3. We must recognize and reduce disparities that exist in funding. Frequently, funding is granted to investigators and proposals from a relatively small group of recognized academic institutions.27 By proactively increasing the diversity of both institutions and scientists who apply for funding of lung cancer-specific proposals, we will ultimately affect disparities in patient care. More diversity in funding will naturally lead to an increase in novel topics of investigation, including those related to a more diverse group of patients.
4. We must develop data-driven initiatives to reduce and eliminate health disparities. As we discussed earlier, there is no paucity of data that documents health disparities. What is missing is how we can creatively include these data to develop intervention to reduce these disparities. It is important to note that such interventions will must be cooperative (health care providers and researchers, regulatory agencies, policy makers, and government officials), multilayered (individual-level, interpersonal, institutional, local, community-level, and national), and most importantly, include patient and community insights to be truly successful.
5. We should promote the use of novel technologies such as telemedicine either as part of accessing routine care or in the context of clinical trial participation. Telemedicine may help expand the reach of oncology care of geographically isolated or very sick patients. In addition, as part of clinical trial participation, telemedicine may be incorporated into steps such as remote informed consenting and patient monitoring, thereby minimizing patient travel to clinical trial sites and reducing the burden of clinical trial participation. Of course, it’s important to note that telemedicine may be helpful only in some circumstances. Also, we must ensure that telemedicine does not increase the digital divide.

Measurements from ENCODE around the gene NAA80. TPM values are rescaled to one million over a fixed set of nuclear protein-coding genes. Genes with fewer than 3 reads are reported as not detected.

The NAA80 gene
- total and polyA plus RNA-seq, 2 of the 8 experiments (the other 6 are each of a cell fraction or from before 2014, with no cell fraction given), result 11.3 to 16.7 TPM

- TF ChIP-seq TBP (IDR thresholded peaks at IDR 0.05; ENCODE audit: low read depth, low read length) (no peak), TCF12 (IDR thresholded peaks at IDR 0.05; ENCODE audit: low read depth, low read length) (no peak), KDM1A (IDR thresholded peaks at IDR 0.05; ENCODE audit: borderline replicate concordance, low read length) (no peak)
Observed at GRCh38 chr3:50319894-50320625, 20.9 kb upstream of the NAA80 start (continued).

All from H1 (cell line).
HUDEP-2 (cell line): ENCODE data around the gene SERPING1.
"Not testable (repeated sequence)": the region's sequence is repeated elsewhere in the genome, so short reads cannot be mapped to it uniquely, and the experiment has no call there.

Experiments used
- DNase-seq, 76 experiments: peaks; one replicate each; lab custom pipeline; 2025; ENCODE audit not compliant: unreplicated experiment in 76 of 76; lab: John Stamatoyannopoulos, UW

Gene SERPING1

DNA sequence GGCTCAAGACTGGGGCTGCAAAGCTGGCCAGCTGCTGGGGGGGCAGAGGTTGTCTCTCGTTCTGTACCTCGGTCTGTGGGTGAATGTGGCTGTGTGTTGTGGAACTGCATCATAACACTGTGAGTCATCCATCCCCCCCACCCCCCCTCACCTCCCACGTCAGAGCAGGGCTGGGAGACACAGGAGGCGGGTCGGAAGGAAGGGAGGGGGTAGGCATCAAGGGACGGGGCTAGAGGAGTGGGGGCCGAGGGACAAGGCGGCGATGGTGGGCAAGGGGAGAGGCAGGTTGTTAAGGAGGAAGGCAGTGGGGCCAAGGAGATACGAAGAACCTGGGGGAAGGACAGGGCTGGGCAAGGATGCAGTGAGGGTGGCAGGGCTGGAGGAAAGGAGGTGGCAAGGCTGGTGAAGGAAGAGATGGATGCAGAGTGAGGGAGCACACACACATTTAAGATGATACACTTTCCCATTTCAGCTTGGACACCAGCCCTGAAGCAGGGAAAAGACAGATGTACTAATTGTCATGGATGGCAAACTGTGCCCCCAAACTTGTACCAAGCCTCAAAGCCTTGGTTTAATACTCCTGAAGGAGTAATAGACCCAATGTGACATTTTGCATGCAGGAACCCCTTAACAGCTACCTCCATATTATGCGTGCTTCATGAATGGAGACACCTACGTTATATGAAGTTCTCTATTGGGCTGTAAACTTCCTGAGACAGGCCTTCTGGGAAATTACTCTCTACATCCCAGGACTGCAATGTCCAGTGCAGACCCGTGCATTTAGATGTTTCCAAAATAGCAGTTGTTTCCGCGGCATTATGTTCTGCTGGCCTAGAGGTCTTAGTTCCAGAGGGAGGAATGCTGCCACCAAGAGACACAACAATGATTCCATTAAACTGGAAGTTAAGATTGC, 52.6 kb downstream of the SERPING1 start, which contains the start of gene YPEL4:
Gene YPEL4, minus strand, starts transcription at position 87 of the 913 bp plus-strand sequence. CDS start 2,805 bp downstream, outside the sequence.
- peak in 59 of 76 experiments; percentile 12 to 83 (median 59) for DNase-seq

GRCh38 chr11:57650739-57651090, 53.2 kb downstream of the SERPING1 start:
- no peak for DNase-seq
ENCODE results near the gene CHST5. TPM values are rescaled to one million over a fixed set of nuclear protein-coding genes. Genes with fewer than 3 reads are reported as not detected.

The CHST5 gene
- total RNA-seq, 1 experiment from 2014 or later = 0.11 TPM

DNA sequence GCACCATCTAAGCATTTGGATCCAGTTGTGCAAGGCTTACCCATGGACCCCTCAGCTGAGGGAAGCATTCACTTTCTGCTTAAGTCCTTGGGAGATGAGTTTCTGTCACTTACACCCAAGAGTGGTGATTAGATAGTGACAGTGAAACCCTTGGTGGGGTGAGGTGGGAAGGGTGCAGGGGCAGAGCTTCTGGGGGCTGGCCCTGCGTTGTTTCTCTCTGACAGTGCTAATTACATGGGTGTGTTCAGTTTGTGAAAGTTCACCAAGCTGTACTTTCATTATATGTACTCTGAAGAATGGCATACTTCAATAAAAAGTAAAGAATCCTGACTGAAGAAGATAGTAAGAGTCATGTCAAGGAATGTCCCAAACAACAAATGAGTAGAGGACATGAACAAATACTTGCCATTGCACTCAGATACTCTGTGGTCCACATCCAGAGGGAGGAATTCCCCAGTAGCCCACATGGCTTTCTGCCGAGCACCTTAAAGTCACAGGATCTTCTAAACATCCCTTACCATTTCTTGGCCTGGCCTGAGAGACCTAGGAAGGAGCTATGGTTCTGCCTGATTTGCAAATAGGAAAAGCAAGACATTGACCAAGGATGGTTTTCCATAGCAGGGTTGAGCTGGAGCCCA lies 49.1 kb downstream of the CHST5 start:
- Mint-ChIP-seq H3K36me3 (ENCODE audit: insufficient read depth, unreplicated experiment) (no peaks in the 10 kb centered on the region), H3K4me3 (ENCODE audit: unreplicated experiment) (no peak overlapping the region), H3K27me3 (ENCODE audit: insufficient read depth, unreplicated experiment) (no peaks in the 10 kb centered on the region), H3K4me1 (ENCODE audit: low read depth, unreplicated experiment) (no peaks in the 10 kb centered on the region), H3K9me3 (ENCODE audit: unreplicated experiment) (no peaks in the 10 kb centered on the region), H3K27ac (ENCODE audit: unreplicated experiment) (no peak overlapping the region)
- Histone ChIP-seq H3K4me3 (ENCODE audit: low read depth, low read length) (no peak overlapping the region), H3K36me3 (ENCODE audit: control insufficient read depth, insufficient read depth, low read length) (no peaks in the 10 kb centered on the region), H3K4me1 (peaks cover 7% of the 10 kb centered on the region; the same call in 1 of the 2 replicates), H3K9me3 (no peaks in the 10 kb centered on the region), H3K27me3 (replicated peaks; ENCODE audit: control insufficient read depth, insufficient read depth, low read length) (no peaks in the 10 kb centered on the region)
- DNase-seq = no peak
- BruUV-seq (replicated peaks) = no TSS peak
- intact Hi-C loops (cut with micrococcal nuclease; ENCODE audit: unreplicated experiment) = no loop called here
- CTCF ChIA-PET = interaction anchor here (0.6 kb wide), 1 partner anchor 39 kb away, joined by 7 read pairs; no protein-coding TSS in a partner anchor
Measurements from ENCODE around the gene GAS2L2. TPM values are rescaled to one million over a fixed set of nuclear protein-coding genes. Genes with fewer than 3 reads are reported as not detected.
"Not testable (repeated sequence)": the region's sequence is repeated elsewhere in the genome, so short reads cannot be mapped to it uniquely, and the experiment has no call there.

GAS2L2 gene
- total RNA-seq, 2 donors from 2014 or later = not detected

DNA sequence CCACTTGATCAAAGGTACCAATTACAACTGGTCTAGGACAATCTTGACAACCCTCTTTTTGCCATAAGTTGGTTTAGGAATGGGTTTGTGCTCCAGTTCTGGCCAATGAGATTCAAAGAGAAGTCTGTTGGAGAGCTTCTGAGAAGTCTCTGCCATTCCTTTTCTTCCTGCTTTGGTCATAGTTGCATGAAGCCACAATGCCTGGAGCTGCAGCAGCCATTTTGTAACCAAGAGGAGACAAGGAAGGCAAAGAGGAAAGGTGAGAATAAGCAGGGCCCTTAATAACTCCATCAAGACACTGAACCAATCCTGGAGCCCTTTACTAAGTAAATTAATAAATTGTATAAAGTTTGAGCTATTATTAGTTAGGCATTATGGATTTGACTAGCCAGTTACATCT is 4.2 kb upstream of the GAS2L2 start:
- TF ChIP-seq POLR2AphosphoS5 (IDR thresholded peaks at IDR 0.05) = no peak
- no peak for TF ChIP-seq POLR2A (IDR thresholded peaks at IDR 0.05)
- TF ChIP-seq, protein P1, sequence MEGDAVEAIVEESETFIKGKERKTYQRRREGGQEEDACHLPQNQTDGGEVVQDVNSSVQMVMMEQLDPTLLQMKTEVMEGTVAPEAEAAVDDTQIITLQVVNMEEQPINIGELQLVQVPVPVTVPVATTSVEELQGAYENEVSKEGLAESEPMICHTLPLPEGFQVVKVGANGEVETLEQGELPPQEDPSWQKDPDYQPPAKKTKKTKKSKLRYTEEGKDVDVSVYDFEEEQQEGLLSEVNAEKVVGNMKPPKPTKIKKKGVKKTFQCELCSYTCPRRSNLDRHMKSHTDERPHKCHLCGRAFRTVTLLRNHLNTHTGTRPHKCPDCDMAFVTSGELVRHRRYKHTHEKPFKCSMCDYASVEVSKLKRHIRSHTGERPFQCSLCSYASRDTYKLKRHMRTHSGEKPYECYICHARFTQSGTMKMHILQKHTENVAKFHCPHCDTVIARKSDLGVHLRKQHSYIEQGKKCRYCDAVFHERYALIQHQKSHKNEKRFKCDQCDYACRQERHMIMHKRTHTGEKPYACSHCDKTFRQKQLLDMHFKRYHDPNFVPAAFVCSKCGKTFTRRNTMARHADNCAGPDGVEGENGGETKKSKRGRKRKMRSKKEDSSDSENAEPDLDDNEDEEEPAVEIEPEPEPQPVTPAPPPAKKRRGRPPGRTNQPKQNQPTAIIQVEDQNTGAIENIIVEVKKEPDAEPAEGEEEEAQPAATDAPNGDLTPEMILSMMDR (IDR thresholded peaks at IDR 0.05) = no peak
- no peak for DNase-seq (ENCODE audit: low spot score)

6. Lastly, we must not forget the lung cancer itself is a health disparity that affects both a patient’s health-seeking behavior and a physician’s perception of a patient with lung cancer.28 This stigma must be addressed in order for us to make strides in equalizing other disparities associated with lung cancer. Infusing people from underserved communities throughout the health care system to include their perspective and input is critical to creating meaningful action that will impact systemic change, and to helping us better understand the three critical areas where disparities directly affect patient outcomes: health care delivery, community building, and research.